I had included this charm of ‘confusion and chaos’, i.e. a curse that involved throwing a small medicine bottle into the fast current of an estuary to let the natural currents carry it where it would. I pointed out that there was no way of retrieving this charm, so there were to be no knee-jerk reactions when making the decision to cast it. And that if came back on the returning tide, then if must be retrieved and destroyed since the ‘powers that be’ had rejected the appeal. I also explained that retrieval could be extremely dangerous, so there needed to be sufficient justification for casting the charm [curse] in the first place or there could be serious repercussions, and the sender would only have themselves to blame.
The complainer had made several adverse comments (including an Amazon review) about the casting of small plastic medicine bottles into the briny ... but nothing at all about cursing, or showing any understanding of the positive-negative aspects of using this method of casting a curse. Curses generally have a much greater environmental impact than small plastic bottles and the whole point of the exercise was missed because the words: ‘throw a small medicine bottle into the current’ excited the passions of the reader.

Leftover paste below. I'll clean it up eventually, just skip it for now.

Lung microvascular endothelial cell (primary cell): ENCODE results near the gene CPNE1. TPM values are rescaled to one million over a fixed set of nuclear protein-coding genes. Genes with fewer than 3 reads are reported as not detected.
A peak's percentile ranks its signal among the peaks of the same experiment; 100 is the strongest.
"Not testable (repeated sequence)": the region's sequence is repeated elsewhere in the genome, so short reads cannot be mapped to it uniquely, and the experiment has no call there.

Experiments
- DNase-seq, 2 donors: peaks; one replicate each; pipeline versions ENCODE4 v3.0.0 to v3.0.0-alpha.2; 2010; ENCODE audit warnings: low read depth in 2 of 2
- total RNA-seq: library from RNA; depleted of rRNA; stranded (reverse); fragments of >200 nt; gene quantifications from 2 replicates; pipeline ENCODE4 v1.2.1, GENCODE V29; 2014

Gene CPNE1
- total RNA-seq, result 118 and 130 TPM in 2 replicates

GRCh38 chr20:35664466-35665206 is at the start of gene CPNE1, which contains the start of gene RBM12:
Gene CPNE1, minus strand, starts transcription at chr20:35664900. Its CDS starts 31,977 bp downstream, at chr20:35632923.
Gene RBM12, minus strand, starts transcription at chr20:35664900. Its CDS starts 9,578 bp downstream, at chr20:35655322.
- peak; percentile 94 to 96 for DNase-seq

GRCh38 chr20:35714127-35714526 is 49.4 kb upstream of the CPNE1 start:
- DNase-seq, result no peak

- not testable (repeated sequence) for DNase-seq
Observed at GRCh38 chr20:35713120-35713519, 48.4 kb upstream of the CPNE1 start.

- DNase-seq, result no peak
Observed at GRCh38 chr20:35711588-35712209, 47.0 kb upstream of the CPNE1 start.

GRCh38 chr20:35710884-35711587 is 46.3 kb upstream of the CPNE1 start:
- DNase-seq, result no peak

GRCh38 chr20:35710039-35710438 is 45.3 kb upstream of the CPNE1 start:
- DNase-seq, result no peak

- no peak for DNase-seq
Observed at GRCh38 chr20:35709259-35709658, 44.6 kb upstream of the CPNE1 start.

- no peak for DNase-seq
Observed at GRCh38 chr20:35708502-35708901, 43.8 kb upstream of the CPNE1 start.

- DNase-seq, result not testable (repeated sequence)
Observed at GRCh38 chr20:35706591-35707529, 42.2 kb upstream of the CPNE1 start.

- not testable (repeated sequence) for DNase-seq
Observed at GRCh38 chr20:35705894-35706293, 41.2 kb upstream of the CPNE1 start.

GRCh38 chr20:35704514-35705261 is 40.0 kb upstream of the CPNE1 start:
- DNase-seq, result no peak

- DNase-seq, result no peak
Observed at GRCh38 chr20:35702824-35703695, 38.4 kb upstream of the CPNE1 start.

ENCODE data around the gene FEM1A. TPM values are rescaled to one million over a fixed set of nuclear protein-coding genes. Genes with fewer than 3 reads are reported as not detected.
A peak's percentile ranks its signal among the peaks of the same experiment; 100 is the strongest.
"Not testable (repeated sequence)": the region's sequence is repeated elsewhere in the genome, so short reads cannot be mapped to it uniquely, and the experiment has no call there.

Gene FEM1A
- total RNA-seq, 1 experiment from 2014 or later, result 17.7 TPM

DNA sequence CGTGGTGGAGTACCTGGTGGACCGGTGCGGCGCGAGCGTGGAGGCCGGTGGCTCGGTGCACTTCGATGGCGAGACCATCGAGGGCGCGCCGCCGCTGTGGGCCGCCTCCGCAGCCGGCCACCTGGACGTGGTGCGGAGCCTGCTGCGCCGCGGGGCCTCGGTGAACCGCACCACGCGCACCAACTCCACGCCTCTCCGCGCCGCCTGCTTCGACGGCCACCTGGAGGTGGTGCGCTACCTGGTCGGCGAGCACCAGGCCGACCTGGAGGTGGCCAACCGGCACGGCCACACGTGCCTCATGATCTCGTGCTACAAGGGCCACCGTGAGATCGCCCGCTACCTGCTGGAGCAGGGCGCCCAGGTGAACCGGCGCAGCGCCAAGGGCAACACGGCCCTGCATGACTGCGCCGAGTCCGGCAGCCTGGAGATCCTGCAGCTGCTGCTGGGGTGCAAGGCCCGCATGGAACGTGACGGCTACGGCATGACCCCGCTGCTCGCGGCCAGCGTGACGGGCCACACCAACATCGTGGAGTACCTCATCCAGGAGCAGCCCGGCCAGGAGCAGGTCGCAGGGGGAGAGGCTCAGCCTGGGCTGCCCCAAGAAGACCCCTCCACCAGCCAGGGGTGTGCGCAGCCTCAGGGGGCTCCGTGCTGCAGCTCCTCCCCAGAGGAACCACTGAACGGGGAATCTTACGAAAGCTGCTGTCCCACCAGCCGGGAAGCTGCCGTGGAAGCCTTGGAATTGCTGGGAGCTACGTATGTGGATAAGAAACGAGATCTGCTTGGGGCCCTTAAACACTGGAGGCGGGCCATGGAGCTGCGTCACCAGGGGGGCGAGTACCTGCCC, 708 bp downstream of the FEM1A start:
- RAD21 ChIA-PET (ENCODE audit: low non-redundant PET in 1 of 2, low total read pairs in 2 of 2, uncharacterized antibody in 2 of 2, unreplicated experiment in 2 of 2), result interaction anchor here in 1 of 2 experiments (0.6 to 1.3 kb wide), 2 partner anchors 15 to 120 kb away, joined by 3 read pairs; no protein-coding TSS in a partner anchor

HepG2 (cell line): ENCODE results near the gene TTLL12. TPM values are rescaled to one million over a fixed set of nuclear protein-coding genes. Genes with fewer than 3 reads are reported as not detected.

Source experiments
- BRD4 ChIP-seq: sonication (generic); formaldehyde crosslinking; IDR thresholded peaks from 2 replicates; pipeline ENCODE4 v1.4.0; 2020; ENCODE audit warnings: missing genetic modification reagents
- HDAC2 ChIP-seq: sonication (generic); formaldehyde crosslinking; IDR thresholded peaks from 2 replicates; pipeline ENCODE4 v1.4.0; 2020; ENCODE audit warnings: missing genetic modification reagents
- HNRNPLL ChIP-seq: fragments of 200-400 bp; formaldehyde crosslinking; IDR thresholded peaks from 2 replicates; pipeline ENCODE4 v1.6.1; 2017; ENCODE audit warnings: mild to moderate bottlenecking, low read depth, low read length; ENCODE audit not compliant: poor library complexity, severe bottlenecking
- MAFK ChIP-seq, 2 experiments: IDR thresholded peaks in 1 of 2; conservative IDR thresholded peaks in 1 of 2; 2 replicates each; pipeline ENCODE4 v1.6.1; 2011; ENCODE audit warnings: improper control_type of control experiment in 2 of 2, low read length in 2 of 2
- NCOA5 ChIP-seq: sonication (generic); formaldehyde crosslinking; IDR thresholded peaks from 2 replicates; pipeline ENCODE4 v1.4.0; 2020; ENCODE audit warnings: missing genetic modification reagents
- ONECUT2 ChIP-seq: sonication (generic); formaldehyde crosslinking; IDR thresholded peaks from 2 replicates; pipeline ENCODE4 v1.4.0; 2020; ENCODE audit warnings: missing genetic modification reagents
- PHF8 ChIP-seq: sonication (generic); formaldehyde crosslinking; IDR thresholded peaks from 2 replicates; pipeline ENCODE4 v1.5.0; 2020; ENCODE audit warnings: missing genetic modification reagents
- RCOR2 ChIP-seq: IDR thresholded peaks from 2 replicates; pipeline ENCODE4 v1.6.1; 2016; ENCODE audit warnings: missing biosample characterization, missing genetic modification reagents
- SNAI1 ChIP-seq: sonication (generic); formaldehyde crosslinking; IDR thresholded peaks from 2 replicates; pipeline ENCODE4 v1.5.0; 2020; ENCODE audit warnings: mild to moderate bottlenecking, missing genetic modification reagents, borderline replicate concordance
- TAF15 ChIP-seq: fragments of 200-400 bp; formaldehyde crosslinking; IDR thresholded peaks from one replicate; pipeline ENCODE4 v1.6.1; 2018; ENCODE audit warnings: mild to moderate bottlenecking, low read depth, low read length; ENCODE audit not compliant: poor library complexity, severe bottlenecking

There were enough safeguards in the text to make even the most inexperienced of readers stop and think whether it was worth the effort, or risking the dangers of the sea in order to get even with some real or imagined enemy. And if you’d got it wrong and the sea returned the bottle, then there was even further risk to life in attempting to retrieve the offending container. And it was hardly envisaged that thousands of junior-league pagans would be cursing and hurling plastic bottles into the briny just because it was written in a book! All magic has an element of risk to the practitioner and time would be better spent making sure they understood what sort of spell they were undertaking – and if you don’t understand it, then don’t do it!!
The nicest thing, however, that’s ever been said about the Traditional Witchcraft series is that they have the feel of a textbook, written by a poet. I confess, I’m no poet but I often find that poetry contains its fair share of magical truths and use it frequently to illustrate a point, or even to use its rhythm to drive home a spell – or curse, as in The Gage adapted from Walter de la Mare’s poem of that name in By Spellbook and Candle: Cursing, Hexing, Bottling & Binding (2012).
The Gage offers an example of an extremely powerful curse but again we must fully understand what we’re doing before implementing this form of magical retribution. For example:
O mark me well!
For what my hound befell
You shall pay twenty-fold,
For every tooth
Of his, i’sooth,
Your life in pawn I’ll hold.